"When I was in Russia in October I met with people in both the Kremlin and the Foreign Ministry as part of an academic group. And I came away realizing that we really are close to Cold War Two," he said.

    "In truth the President [Trump] has a point when he says we need to think about whether it's possible to have a better relationship with Russia, because when I was there it felt like we are just one mistake away from a shooting war, given the level of tension that you could feel and see in the media," McLaughlin pointed out.

    He believes that it is important for the Trump administration to carry out the investigation if it really wants to mend fences with Russia.

    Otherwise, anything that they do with Russia would be perceived with suspicion and they wouldn't have the freedom for maneuver that "any President needs in dealing with a potential adversary," he stressed.

    Jeff Sessions has come under heavy criticism from the Democrats for his alleged communications with Ambassador Kislyak.

    Previously, Trump's former National Security Adviser Michael Flynn resigned after it turned out that he didn't inform Vice President Pence of his conversations with the Russian Ambassador.

    However, it appears that that Donald Trump is unlikely to sacrifice yet another member of his team: the US President has recently called the Attorney General an "honest man" who is the subject to a Democrat "witch hunt."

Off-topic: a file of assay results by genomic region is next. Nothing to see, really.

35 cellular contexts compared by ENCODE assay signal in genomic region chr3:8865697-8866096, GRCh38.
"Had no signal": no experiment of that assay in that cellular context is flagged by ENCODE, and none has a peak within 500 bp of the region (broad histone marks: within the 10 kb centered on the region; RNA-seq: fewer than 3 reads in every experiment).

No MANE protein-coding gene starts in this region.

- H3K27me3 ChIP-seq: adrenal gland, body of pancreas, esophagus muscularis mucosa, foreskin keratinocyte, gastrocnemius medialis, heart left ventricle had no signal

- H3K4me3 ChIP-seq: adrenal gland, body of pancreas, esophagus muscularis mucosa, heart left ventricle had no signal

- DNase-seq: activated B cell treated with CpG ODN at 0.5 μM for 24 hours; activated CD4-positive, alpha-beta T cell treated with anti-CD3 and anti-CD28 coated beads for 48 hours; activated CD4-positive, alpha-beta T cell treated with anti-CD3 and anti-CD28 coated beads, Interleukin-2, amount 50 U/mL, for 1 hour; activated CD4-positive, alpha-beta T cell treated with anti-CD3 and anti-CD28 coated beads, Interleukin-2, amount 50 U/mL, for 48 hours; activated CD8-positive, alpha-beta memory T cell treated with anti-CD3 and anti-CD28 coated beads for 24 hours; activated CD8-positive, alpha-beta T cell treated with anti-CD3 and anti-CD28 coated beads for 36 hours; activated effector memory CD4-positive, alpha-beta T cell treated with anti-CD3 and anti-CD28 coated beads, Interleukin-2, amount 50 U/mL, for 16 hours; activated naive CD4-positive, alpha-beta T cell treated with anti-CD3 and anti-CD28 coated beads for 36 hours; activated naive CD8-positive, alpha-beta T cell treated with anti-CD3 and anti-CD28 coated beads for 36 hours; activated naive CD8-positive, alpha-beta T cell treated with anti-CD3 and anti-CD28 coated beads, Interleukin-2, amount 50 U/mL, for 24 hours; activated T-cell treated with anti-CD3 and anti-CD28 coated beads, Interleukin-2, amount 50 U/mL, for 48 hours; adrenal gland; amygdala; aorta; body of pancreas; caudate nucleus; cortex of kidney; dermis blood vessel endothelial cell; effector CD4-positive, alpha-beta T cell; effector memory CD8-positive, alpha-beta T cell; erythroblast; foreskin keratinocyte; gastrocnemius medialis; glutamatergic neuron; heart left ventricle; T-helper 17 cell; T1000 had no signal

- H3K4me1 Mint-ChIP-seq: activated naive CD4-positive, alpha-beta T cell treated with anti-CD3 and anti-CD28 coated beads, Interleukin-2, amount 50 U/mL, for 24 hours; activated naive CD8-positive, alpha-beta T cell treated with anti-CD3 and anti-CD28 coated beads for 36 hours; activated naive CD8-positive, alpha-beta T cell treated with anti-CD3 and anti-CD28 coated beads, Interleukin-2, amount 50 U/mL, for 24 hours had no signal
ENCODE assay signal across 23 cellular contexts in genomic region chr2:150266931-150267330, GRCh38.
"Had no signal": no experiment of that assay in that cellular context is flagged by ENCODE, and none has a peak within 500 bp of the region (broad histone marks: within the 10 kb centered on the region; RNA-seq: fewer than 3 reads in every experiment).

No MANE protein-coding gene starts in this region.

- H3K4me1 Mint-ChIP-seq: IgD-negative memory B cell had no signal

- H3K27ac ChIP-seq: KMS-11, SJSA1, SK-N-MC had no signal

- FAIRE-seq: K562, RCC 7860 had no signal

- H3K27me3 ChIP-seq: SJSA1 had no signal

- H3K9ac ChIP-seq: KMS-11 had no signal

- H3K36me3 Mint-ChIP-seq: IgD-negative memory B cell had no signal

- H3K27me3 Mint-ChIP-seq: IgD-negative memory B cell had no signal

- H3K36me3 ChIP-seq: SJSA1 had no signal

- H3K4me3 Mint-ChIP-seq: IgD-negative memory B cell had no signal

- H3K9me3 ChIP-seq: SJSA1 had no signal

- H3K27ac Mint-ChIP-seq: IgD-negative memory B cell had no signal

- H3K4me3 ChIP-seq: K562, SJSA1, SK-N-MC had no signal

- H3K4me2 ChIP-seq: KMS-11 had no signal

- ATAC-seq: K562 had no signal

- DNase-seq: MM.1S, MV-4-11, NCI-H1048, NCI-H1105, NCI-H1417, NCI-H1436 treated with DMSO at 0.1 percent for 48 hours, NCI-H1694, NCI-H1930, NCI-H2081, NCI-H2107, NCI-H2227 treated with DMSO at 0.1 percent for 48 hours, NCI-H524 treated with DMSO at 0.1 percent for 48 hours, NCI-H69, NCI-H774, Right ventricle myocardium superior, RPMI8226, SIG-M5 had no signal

"Jeff Sessions is an honest man. He did not say anything wrong. He could have stated his response more accurately, but it was clearly not intentional," Trump said in an official statement.

    "This whole narrative is a way of saving face for Democrats losing an election that everyone thought they were supposed to win. The Democrats are overplaying their hand. They lost the election and now, they have lost their grip on reality. The real story is all of the illegal leaks of classified and other information. It is a total witch hunt!" the US President underscored.

    Speaking to Radio Sputnik, Russian political analyst Viktor Olevich suggested that the Democrat's' attack against Flynn and then Sessions is part of a broader plan aimed at impeaching Trump.

    In his February interview with Sputnik, Israeli publicist Avigdor Eskin predicted that, after ousting Flynn, Trump's political opponents will continue efforts to tear his administration apart brick by brick.

    I am deeply convinced that if Trump doesn't stand this siege and starts taking away bricks from his own ideological building, he will not keep his position," Eskin warned.

    To tackle the problem Trump "must stick to his [election] promises and to show complete faithfulness to his team," the Israeli publicist highlighted.

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    Tags:
    intelligence gathering, spy, intelligence, diplomat, Central Intelligence Agency (CIA), Jeff Sessions, Maria Zakharova, Michael Flynn, Sergei Kislyak, Donald Trump, United States, Russia